The source of the risk capital is.

Monday, May 03, 2010

The Demonization Of Goldman Sachs & The Profit Motive

One of the apparent casualties of last week's unprincipled bullying of Goldman Sachs personnel by a handful of Senators was the legitimacy of the profit motive in trading and investment banking.

Once you wade through the political posturing of the Senators, and their general inability to understand that which they excoriated, you are left with a Congressional disposition against professional investors in the capital markets making money by risking capital on positions over any timeframe.

To my recollection, nobody ever believed Salomon Brothers' original CMO activities, arranged between professional investors, were altruistic. Salomon was a hard-charging, take-no-prisoners investment bank. Nobody who traded with them as a principal, or bought their underwritings, thought the fixed-income titan was doing them a favor.

Simply put, trading with investment banks isn't a sport and it's not for naive or non-professional investors. And by "trading," I mean buying from an investment bank for the purpose of holding the security.

Every professional investor, including investment committees of unions and such, knows, or should know, that no investment bank underwrites or trades securities as a principal solely for the investor's benefit. The banks do these activities to make money. So that means they expect what they sell to fall in price, or rise less than what they buy, and what they buy to rise in price, or fall less than what they sell.

What is so hard to understand about this?

Unlike selling food, cars, or vacuum cleaners, the buying and selling of securities involves making judgements on the future performance of said securities. You buy food to eat. You buy securities as a store of value.

Thus, by definition, the seller of that store of value, if it is an investment bank acting for its own account, is implicitly telling you they have better options for their own money than holding that which they sell to you.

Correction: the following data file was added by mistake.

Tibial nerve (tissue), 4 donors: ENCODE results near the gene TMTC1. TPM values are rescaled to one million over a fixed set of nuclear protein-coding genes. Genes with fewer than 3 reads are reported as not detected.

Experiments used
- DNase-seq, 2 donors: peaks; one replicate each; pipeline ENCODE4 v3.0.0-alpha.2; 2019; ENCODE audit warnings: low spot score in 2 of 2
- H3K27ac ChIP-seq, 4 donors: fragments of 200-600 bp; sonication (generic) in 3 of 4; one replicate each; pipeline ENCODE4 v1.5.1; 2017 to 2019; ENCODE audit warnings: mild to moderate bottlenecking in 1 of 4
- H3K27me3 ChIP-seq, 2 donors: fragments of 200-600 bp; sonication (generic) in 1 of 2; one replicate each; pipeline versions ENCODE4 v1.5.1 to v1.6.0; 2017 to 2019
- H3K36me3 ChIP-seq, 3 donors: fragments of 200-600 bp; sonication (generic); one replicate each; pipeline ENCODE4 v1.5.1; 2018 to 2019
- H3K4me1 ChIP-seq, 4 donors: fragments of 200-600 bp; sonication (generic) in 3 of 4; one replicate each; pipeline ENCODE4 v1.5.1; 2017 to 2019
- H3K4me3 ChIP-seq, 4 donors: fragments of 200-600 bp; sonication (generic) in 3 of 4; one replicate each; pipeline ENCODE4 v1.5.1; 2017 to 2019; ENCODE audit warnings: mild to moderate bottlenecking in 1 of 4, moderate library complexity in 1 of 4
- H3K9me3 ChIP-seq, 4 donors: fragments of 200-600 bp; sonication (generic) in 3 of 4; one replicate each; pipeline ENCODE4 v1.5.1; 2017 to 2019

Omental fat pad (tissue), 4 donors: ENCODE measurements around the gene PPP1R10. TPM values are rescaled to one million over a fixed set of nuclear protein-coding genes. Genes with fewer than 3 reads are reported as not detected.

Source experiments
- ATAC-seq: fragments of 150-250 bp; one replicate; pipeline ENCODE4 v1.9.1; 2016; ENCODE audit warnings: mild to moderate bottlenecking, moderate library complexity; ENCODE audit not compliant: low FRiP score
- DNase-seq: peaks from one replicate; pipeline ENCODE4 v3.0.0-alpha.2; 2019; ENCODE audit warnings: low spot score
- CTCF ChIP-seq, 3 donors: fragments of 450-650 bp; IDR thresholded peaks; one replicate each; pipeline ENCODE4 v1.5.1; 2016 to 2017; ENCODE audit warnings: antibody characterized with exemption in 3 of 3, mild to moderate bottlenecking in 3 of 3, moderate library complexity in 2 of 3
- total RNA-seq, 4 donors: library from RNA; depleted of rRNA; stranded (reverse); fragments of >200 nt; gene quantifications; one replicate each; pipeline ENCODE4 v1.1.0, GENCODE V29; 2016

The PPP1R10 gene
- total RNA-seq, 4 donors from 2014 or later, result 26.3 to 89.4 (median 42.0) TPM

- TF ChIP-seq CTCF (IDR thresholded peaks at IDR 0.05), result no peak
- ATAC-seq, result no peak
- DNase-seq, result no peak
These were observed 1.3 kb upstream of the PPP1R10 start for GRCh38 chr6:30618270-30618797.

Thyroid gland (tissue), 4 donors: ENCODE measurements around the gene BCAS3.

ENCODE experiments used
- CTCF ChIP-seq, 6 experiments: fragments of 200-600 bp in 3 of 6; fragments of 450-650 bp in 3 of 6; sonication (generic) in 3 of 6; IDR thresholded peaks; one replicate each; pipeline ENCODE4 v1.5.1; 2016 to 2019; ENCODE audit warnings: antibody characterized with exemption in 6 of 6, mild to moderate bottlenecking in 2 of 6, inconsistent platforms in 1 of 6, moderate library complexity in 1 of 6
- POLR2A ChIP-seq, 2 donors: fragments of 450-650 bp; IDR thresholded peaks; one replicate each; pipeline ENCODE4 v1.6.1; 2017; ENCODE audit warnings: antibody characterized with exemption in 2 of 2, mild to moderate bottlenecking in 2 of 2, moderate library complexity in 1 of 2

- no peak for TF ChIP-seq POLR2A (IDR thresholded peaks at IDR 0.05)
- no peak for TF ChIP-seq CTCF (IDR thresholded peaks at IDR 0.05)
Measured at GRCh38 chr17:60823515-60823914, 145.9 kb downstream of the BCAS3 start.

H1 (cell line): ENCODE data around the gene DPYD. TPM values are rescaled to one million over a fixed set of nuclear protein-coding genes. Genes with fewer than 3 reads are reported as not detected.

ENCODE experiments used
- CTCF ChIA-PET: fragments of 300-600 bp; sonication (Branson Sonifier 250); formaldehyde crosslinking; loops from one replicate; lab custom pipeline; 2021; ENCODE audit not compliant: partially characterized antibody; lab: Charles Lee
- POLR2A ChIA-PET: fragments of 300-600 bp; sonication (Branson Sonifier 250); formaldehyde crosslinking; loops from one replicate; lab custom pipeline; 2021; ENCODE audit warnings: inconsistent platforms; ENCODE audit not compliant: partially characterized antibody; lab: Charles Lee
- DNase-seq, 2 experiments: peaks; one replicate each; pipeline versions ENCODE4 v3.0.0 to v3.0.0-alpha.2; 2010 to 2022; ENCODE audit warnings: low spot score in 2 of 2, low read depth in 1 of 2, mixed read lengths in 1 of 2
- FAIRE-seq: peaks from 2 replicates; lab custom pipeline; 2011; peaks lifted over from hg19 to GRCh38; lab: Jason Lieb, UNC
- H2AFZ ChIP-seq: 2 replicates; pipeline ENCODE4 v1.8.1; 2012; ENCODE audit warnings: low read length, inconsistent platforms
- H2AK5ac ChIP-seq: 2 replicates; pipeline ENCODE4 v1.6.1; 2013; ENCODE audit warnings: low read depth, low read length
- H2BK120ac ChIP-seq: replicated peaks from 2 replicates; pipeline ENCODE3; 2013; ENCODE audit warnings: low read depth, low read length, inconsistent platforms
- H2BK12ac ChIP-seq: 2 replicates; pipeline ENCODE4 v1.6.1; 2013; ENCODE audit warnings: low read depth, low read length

If the Abacus deal and subsequent witch hunts into Goldman Sachs' behavior by the SEC and Justice Department demonize the business of trading, as principals, by investment banks, we have a major disconnect between our elected and appointed dummies in Washington and the realities of capital markets.

Warren Buffett Dances Around Conflict of Interest Questions On CNBC This Morning

I've been watching/listening to Warren Buffett on CNBC this morning. It's pretty sickening to watch the network's anchors venerate Buffett and treat him with kid gloves, while he does his grandfatherly chortling act.

Nauseating. It's just nauseating and disgusting what major business media lets this guy get away with.

This weekend, of course, was the Berkshire Hathaway annual meeting. As usual, CNBC and the Wall Street Journal covered it as the carnival it has become, with Buffett as the center of all adulation and worship.

This morning, in one of her annual personal interviews with Buffett, Becky Quick managed to at least ask Buffett if backing Goldman, as he so strongly has, is not "talking his book?"

In response, Warren employed his now-famous 'as shucks' guffaw, and only said, to paraphrase,

'I'm answering because you asked me a question.'

In effect, actually ducking the key question.

Quick, of course, declined to pursue with a tougher follow up, and let Warren skate away looking magisterial as well as simple.

The truth is, of course, that Buffett was talking his book.

The Wall Street Journal article discussing Buffett's sudden interest in derivatives regulation and defense of Goldman only noted that "to an extent" Buffett could be expected to protect his investment.

My God!

Can't even the Journal just come out and say Buffett is stumping for his investments by backing Goldman Sachs and Lloyd Blankfein to the hilt? After all, if I'm not mistaken, Buffett got warrants along with a nice coupon rate on that big loan to Goldman.

When CNBC's Joe Kernen asked Buffett if the Senate crucifixion of Goldman Sachs' personnel this past week wasn't over the top, Buffett let loose with "the chuckle," then went on to 'aw shucks they're only bein' Senators, by gum' it past any serious remarks about the unseemly spectacle.


Well, that FINREG bill isn't finished yet. Buffett isn't about to enrage all those powerful Democratic Senators who could cost Berkshire so much money in constantly-marked-to-market derivatives. So Buffett is staying the hell away from any criticism of Congress. Or the administration, for that matter.

Then there was Buffett's defense, both in the Journal and on CNBC, again, this morning, of the Moodys and S&P ratings agencies. A blind man could see these firms were atrociously derelict in the execution of their Congressionally-granted franchise. Possibly even fraudulent, as they rated some mortgage-backed issues AAA way too early, in light of subsequent performance.

Why Buffett is defending these firms is harder to understand. Perhaps it's because he is worried that, if the ratings agencies are seriously impacted by regulation changes, a lot else in Buffett's world could change- and for the worse.

Honestly, it's sickening to see all the major business media treat Buffett like this. They all want access and advertising, so nobody will call Buffett on his double standards, special treatment, use of the country boy image to deflect hard, meaningful, potentially damaging questions.

Isn't anyone ever going to expose this guy for gaming the system while getting away with actions which would get others hauled before Congress?